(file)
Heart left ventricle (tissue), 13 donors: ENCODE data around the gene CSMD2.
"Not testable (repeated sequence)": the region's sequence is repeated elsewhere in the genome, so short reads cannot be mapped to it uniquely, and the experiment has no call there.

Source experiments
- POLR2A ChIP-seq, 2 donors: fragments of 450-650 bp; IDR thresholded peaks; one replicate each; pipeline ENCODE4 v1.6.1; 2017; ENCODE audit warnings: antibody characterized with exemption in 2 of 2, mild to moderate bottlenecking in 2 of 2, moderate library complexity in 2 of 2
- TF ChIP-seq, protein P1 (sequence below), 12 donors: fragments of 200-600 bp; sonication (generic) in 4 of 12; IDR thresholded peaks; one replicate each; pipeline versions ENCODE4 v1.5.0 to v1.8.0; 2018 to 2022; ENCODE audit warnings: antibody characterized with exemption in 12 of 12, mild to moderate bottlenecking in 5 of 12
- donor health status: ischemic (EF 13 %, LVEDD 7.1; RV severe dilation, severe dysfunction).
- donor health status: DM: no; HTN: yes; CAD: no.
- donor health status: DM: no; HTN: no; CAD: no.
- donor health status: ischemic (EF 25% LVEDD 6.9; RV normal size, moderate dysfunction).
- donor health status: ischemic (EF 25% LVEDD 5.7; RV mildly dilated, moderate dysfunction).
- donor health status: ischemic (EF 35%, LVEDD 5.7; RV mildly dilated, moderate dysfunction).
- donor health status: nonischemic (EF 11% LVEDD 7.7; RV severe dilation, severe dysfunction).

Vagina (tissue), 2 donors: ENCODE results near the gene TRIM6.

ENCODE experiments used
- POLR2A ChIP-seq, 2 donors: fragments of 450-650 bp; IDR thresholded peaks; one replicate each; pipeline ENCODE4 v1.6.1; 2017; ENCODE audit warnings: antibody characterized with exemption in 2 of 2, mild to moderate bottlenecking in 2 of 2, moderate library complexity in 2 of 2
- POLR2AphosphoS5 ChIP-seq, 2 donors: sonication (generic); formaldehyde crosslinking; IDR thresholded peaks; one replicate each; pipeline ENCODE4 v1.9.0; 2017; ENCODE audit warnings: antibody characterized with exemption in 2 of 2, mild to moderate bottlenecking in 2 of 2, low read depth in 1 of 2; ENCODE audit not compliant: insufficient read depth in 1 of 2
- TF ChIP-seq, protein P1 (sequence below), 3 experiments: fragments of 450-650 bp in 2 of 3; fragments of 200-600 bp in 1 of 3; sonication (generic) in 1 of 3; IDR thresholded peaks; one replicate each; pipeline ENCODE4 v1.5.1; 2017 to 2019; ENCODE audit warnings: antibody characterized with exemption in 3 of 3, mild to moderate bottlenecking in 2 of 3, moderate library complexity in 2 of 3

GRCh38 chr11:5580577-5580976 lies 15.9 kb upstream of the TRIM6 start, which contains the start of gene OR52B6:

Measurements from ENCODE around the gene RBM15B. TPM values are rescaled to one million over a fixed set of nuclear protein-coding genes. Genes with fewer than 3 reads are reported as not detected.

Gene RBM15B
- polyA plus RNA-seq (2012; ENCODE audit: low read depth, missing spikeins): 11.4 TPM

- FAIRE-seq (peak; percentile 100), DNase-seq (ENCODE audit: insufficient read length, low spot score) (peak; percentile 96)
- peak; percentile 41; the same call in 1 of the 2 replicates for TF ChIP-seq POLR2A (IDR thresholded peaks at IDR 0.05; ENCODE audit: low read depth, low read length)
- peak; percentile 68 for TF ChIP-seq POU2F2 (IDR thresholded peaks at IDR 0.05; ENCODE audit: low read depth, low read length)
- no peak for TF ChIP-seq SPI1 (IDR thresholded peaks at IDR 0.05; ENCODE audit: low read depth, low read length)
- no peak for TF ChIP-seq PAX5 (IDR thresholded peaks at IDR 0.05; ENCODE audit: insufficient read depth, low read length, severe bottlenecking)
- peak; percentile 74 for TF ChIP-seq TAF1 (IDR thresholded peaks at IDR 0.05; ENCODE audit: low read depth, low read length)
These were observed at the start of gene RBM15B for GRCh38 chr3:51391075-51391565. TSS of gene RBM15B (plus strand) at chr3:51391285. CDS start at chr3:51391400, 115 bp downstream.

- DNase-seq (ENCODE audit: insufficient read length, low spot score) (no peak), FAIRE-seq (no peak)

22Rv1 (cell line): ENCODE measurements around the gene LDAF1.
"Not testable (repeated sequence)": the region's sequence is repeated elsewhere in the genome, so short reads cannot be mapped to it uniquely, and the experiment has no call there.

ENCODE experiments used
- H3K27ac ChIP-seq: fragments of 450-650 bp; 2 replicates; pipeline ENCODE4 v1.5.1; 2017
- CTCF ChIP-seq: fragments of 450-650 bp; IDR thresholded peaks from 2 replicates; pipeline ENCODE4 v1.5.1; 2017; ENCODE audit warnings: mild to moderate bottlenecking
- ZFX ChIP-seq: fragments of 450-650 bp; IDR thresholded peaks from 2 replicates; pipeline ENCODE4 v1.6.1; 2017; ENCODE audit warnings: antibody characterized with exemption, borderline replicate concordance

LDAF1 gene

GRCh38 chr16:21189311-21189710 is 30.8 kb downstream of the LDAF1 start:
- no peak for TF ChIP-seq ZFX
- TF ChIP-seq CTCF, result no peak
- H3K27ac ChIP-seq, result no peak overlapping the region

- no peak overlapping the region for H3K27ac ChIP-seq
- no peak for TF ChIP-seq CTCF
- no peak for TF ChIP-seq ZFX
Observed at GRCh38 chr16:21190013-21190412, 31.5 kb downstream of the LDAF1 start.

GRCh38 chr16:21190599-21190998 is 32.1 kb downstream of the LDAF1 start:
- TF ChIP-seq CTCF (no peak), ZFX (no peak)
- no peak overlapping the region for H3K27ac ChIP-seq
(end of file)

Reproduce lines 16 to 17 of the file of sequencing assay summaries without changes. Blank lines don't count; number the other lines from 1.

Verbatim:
- POLR2AphosphoS5 ChIP-seq, 2 donors: sonication (generic); formaldehyde crosslinking; IDR thresholded peaks; one replicate each; pipeline ENCODE4 v1.9.0; 2017; ENCODE audit warnings: antibody characterized with exemption in 2 of 2, mild to moderate bottlenecking in 2 of 2, low read depth in 1 of 2; ENCODE audit not compliant: insufficient read depth in 1 of 2
- TF ChIP-seq, protein P1 (sequence below), 3 experiments: fragments of 450-650 bp in 2 of 3; fragments of 200-600 bp in 1 of 3; sonication (generic) in 1 of 3; IDR thresholded peaks; one replicate each; pipeline ENCODE4 v1.5.1; 2017 to 2019; ENCODE audit warnings: antibody characterized with exemption in 3 of 3, mild to moderate bottlenecking in 2 of 3, moderate library complexity in 2 of 3